Hu, Bush to meet on April 20 - US
Updated: 2006-03-23 08:41
WHEELING, W.Va. - US President George W. Bush will meet with Chinese
President Hu Jintao in Washington on April 20 to discuss issue of mutual
interest and to make progress on resolving outstanding differences, White House
spokesman Scott McClellan said on Wednesday.
"The visit is an opportunity
for the president to work with the Chinese leader on a number of areas of mutual
interest and to make progress on resolving outstanding differences," McClellan
told reporters traveling with Bush to West Virginia.
U.S. President George
W. Bush (R) greets China's President Hu Jintao (L) in New York September
13, 2005. Hu was in New York for the United Nations General Assembly
One key issue point
of contention is Washington's continuous demand for Beijing to move more quickly
to let its yuan currency trade freely in financial markets.
said the discussions on Hu's first U.S. trip as Chinese president would include
the full range of regional international issues, including Bush's war on
terrorism and nonproliferation questions.
Washington sees Beijing as a
key partner in halting the nuclear arms ambitions of North Korea, and needs the
help of China as a veto-wielding permanent member of the U.N. Security Council
to rein in Iran's suspected pursuit of nuclear weapons.
rescheduled after a planned trip last September was postponed because of
Hurricane Katrina, comes as some U.S. senators threaten China with sanctions
unless it revalues the yuan.
Sen. Charles Schumer, a New York Democrat,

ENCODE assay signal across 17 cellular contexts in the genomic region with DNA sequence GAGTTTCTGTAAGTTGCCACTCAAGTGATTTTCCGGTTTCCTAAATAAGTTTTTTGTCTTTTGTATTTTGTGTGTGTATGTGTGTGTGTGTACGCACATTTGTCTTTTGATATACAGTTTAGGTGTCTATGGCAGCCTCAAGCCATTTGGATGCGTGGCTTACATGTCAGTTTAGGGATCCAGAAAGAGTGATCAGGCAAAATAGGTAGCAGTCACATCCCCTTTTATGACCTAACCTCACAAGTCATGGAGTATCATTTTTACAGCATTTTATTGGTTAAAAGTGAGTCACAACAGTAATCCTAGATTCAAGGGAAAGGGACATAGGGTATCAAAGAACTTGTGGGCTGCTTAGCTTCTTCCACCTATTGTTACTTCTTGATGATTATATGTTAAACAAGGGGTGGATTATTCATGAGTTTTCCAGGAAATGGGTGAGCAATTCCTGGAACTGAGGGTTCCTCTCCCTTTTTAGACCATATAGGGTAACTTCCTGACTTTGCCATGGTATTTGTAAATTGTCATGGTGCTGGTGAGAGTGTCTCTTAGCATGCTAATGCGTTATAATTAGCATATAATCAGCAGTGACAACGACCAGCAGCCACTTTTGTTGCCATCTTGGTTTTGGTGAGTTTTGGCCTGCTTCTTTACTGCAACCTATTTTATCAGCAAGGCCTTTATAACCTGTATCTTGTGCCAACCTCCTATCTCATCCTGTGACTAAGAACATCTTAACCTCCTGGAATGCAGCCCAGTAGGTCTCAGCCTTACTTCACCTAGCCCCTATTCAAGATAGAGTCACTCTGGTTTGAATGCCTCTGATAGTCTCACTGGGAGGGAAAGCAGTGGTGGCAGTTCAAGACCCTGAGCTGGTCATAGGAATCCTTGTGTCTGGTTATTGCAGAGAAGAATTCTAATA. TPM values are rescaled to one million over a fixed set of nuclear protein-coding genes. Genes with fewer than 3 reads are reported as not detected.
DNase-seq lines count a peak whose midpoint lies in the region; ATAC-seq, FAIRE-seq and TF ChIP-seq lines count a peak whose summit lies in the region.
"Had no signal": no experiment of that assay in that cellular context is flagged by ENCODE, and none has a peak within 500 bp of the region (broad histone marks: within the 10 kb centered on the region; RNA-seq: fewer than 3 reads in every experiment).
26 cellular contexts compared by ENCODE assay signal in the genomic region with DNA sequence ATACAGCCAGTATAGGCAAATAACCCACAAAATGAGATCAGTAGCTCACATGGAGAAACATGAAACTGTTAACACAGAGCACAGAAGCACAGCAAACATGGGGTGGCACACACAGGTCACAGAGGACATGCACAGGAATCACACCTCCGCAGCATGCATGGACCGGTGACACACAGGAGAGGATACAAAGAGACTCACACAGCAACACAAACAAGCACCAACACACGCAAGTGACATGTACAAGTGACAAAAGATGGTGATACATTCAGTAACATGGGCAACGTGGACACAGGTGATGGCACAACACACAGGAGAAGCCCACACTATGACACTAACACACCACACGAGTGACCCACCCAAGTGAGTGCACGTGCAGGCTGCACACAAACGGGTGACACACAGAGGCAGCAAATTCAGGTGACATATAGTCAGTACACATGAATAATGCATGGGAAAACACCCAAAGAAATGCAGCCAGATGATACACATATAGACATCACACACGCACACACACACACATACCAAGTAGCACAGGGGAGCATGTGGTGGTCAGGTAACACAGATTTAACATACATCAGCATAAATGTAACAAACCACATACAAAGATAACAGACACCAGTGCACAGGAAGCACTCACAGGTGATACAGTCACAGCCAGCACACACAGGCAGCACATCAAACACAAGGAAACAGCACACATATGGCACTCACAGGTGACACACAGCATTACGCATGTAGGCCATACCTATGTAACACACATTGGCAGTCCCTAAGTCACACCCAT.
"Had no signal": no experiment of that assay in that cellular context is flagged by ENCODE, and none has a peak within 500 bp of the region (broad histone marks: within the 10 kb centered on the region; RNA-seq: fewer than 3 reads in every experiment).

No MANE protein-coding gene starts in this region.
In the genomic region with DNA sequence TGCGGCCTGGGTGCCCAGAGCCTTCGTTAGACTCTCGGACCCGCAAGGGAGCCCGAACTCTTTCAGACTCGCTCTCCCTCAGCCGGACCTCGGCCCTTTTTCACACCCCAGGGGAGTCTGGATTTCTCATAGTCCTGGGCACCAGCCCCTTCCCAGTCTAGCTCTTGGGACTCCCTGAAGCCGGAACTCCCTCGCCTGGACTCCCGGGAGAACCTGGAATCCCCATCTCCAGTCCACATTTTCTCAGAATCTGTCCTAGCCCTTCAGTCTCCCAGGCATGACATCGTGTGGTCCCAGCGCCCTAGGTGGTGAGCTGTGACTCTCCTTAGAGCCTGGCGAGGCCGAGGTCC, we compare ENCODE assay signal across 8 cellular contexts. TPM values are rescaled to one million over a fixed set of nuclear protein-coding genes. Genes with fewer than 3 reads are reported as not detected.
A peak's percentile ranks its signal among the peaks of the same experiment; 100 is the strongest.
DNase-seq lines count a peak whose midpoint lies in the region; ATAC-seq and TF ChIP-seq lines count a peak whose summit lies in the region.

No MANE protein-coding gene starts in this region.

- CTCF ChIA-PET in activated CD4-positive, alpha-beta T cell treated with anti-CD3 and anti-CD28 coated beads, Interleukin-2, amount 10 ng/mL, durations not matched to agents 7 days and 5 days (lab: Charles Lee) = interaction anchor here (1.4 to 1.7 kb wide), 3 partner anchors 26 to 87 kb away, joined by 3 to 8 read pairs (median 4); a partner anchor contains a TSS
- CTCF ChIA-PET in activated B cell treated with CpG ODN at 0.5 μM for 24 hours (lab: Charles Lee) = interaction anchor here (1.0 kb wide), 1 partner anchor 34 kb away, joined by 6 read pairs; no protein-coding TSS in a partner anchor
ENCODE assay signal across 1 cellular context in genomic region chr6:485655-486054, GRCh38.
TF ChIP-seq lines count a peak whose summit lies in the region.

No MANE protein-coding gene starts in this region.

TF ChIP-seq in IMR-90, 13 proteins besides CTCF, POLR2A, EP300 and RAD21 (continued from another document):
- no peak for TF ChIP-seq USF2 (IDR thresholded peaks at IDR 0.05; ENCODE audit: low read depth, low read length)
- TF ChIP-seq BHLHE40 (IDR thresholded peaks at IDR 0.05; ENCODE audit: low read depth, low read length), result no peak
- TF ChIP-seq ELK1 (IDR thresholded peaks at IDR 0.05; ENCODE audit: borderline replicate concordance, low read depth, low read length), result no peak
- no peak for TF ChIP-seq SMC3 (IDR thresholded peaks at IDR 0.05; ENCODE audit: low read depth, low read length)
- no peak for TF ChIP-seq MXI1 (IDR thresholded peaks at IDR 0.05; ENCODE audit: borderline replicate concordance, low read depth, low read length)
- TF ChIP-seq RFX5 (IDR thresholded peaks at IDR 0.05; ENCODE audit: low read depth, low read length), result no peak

and Sen. Lindsey Graham, a South Carolina Republican, have introduced
legislation that threatens China with a 27.5 percent tariff on its exports to
the United States unless Beijing allows the yuan to strengthen significantly
against the dollar.
Many U.S. lawmakers and manufacturers believe the
yuan is undervalued, giving China's exports an unfair advantage that has cost
millions of American jobs and fueled a bilateral trade gap that hit a record
$202 billion last year.
Last July, China implemented a 2.1 percent
revaluation and shifted to a managed float of its currency. Schumer and Graham,
visiting China this week, have called for a greater commitment to floating the
The Bush administration opposes the Schumer-Graham bill, but
it could go to a vote by March 31.
Asked why the trip will not be billed
as a state visit, Frederick Jones, a spokesman for the White House National
Security Council, said, "Each visit to the White House is unique and follows
different substantive and social formats."
Hu is also expected to visit
Seattle, and Yale University in New Haven, Connecticut -- stops on his canceled
itinerary last year -- but officials there were unable to confirm the